My older son swears that Baltimore’s facing a torrid winter—his info comes from The Farmer’s Almanac—and as a perpetual meteorological dark cloud I’m inclined to believe him, the source of his claim notwithstanding. Above is a picture taken Sunday morning in the backyard of our North Baltimore home, and while the accumulation of snow atop the garbage cans is minimal, I dread an update of the same scene six weeks from now, when a blizzard is sure to hit the Mid-Atlantic region. It’s the law of averages: we got off scot-free a year ago, to my delight, if not the landscapers who rub their hands together when a series of storms promises a very lucrative spring.
As I’ve noted before, I’m not an out-and-out fussbudget when it comes to what was once called—a few decades ago—the “white stuff” by giddy local TV reporters. Eight inches of snow on a late-March Sunday is undeniably beautiful, and then when it vanishes the next day as the temperature springs up into the 50s, it’s over and done with. I’ve been sent to the minor leagues when it comes to shoveling —a plentiful source of income when I was a kid—as my wife (sensibly!) takes seriously the warnings that too many don’t heed about men over, say 55, keeling over in the driveway from the strain heavy lifting puts on the heart, even if your ticker is in pretty good shape. So that’s a bonus as well, although I still feel a little sheepish about not doing my part.
The consternation I’ll be riddled with, awake and asleep, from my toes to ears, if we’re hit with a bad winter will be all the worse for how screwed Baltimoreans were last summer when it rained almost every day and we were blessed with a solitary heat wave. Actually, it’s unfair to speak for an entire city, since I’m certain the majority of citizens were tickled at the lack of sweltering days—without fail, temperatures hit triple-digits during the annual, and hopelessly traffic-snarling and commercialized Artscape festival in July—but as someone who, once I hit 30, reveled in a “soup” climate of 100 degrees with corresponding humidity, I felt gypped. If there’s any justice, at least to me, Baltimore will experience at least two summer months of extreme heat, and even if I feel like a freak going to a frigid movie theater wearing two sweaters—hand on the Bible, naysayers, appearances to the contrary I’m not a junkie—I simply don’t care. And maybe, unlike last summer, our tomatoes will yield a decent crop come August.
I do think Dec. 9th is a bit early for even a mild snow, and though it’s melted now, the certainty of crusty, yellow and brown piles of snow plowed up to the curb, hanging around for weeks puts me in an unnaturally lethargic mood just before the holidays. I can’t say that last weekend’s weather fibrillation caused undue hardship: my son and I on Saturday picked out an XMAS tree at Baltimore’s bustling Green Field Gardening Center, and did it in five minutes, as I wore a hoodie to keep the falling flakes off my head. (By the way, I still get a kick out of seeing people using umbrellas when it’s snowing; it’s a sight that’s comical, since that’s simply not done.) And we did venture to the Charles Theater on Saturday, without incident, to see the surprisingly upbeat Disaster Artist and then the following day, the less admirable Dahmer at the Parkway.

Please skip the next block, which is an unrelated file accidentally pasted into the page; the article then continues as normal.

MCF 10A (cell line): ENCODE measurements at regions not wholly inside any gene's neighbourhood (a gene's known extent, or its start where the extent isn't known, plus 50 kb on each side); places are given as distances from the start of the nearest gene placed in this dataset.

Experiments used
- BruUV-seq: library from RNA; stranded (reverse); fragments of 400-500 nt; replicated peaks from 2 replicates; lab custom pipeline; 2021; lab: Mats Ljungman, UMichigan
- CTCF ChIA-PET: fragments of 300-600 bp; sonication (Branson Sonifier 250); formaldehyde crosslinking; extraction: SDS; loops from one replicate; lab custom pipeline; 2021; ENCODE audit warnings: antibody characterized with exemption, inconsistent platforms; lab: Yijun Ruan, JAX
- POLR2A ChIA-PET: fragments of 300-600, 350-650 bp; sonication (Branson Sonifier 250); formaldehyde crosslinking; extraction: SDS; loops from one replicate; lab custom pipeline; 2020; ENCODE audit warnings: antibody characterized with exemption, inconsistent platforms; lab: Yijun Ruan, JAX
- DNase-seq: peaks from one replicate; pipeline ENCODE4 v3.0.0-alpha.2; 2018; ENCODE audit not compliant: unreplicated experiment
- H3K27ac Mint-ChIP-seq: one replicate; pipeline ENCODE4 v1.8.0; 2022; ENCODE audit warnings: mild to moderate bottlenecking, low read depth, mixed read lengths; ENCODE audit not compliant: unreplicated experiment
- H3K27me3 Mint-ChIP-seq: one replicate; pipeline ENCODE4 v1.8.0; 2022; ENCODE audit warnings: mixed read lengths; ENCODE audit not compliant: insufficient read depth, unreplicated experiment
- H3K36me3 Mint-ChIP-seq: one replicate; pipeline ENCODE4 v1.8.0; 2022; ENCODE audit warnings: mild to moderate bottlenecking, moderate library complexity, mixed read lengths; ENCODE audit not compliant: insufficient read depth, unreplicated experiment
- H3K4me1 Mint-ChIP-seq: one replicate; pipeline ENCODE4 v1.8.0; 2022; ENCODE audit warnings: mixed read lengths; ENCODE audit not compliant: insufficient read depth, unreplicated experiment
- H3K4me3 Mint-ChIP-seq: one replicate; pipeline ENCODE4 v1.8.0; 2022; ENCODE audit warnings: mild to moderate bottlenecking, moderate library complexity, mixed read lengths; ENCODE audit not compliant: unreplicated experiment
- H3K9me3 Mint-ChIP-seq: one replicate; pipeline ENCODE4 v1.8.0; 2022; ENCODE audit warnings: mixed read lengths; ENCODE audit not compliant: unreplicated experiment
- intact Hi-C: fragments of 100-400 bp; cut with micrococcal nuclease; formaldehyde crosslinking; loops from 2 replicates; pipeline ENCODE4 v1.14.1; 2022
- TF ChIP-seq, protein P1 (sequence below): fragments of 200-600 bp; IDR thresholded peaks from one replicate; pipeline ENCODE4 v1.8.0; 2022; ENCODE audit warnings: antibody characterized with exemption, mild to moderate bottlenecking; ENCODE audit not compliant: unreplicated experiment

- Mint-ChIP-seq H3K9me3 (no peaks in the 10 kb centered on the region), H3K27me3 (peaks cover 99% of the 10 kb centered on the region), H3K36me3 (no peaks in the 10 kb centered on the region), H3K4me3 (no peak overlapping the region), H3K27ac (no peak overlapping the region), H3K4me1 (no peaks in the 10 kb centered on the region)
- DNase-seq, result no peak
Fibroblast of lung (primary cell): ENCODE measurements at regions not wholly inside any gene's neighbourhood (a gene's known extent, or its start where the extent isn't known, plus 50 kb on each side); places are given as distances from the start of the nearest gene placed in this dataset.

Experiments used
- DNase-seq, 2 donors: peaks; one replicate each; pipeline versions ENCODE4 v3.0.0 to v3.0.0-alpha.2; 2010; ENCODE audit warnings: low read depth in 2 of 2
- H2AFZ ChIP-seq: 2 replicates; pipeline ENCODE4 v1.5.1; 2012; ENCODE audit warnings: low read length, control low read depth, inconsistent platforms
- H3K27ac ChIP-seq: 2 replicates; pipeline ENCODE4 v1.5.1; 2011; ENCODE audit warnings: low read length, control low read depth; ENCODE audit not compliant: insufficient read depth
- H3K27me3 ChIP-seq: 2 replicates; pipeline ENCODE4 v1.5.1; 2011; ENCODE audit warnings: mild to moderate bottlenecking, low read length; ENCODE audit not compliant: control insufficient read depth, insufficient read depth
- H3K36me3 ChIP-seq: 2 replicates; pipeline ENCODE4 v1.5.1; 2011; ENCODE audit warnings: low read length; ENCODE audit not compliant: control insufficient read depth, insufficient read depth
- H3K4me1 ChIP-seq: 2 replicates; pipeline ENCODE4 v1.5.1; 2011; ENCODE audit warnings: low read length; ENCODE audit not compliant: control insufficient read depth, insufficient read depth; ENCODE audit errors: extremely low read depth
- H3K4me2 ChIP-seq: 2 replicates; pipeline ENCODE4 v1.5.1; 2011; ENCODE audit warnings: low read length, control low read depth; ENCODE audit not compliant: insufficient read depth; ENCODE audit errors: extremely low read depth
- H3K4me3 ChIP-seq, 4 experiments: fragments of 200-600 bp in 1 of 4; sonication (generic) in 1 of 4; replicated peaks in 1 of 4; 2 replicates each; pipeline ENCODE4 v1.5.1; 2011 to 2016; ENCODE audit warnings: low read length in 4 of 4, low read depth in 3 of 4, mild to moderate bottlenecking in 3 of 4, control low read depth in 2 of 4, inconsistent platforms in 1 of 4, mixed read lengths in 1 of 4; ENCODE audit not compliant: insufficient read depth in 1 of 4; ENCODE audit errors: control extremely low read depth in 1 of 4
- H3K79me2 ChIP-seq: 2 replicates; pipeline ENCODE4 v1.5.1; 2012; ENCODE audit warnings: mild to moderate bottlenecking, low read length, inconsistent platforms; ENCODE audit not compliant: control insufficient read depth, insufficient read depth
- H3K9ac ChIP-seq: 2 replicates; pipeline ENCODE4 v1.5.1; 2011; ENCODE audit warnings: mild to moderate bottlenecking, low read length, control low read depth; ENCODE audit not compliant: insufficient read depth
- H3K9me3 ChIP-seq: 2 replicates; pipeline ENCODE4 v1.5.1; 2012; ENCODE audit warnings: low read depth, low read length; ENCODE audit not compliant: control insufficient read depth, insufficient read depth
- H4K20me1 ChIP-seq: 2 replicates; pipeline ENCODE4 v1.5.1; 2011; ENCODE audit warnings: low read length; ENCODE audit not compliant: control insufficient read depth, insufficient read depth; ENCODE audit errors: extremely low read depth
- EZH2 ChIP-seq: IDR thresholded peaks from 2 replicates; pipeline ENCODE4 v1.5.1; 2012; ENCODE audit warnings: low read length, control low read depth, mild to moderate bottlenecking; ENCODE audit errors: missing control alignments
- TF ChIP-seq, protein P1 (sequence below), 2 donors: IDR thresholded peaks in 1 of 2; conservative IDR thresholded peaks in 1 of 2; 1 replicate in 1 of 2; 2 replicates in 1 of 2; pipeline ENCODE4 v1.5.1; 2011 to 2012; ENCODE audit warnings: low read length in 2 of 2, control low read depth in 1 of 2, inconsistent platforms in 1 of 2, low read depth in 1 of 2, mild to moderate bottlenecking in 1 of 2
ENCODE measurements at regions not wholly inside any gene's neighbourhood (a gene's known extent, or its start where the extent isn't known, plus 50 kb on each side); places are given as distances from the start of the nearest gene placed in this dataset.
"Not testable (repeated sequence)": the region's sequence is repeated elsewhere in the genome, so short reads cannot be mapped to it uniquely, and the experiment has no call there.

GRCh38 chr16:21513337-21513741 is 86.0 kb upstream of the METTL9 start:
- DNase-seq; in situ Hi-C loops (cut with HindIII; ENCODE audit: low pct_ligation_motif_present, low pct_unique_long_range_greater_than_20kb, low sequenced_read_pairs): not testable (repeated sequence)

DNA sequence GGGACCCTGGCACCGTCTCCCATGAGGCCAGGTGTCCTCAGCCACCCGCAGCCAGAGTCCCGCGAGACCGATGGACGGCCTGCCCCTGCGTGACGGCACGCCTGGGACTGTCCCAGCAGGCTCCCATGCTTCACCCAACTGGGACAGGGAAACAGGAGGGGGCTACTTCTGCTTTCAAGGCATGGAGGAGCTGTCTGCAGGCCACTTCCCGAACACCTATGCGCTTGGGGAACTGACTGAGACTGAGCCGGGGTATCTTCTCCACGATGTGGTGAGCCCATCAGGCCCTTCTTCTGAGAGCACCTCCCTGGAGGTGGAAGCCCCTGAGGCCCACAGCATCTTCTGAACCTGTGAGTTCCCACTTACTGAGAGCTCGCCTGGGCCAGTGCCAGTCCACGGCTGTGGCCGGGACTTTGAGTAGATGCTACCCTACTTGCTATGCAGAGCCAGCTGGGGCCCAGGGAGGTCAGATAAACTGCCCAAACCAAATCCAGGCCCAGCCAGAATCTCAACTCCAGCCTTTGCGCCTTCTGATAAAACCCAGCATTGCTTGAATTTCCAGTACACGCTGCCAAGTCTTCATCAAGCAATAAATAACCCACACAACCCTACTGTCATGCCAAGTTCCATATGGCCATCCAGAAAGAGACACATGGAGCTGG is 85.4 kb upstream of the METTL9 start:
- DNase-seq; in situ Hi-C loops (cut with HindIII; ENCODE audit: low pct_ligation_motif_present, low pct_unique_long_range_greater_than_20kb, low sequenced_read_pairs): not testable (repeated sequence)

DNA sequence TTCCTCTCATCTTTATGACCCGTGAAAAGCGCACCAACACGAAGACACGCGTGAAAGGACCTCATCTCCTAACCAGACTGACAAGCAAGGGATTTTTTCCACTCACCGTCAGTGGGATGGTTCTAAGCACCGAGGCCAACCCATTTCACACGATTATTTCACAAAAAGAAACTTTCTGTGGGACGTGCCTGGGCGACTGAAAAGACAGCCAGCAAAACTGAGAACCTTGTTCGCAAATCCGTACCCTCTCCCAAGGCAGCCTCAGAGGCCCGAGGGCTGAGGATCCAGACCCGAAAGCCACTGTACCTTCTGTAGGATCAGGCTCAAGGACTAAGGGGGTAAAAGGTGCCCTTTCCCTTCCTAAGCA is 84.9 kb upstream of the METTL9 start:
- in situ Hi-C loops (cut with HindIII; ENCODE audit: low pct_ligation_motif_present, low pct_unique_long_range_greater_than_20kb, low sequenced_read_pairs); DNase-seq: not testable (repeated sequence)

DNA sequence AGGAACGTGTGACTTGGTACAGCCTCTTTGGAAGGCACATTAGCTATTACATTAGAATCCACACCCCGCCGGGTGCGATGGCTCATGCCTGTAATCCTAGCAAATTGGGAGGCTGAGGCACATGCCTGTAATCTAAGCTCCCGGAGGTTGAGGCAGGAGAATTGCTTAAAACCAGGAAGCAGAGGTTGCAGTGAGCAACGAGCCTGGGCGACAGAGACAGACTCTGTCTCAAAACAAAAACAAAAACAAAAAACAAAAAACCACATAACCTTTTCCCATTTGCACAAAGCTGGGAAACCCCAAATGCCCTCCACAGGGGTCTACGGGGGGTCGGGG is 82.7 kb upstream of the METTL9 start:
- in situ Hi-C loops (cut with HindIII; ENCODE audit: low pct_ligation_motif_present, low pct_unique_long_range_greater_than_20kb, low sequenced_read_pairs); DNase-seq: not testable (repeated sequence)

On Sunday there was a tentative “snow day” feeling, which is why, I’m guessing, that I didn’t merely skim Frank Bruni’s New York Times op-ed, but read the damn thing twice. Bruni’s far from the worst at the Times, and I’d have chalked up his autopilot essay on white Americans as a result of I-got-them-old-snow-blues, but it was written before the first flake fell. As Tom Scocca mentioned on Twitter, what the hell was Bruni doing, taking a Texas college student’s anti-white essay seriously when there were 18 more pressing issues to choose for a sermon.
Headlined, “An Abomination. A Monster. That’s Me?”, Bruni was aggrieved that an attention-seeking Hispanic student journalist claimed that he’s encountered maybe a dozen white people. Perhaps fearful that he wouldn’t make the cut should the two of them meet, Bruni, with the standard—if true—explanation that social media has “coarsened” conversation, concluded his column with an apology of sorts. “And if we want white people to be better, we have to tell them that they’re capable of that. Because we are, all evidence in the Oval Office notwithstanding.”
Seriously, evergreen columns don’t have to give off the whiff of a crybaby. I’d have much preferred if Bruni had explained when talking of a person’s death, it’s now referred to as “passed” as opposed to “passed away.” Or maybe the two distinct, and regional, meanings of the phrase “What a pisser!” Or a projection of when the lazy “back in the day” four words might be retired.
I do tend to pick on guilt-ridden Frank more than, say, David Brooks or Maureen Dowd, because I can’t read them. Anyway, now I’m a bit disgruntled, since it’s half past one on Tuesday and I can smell more snow in the air.
—Follow Russ Smith on Twitter: @MUGGER1955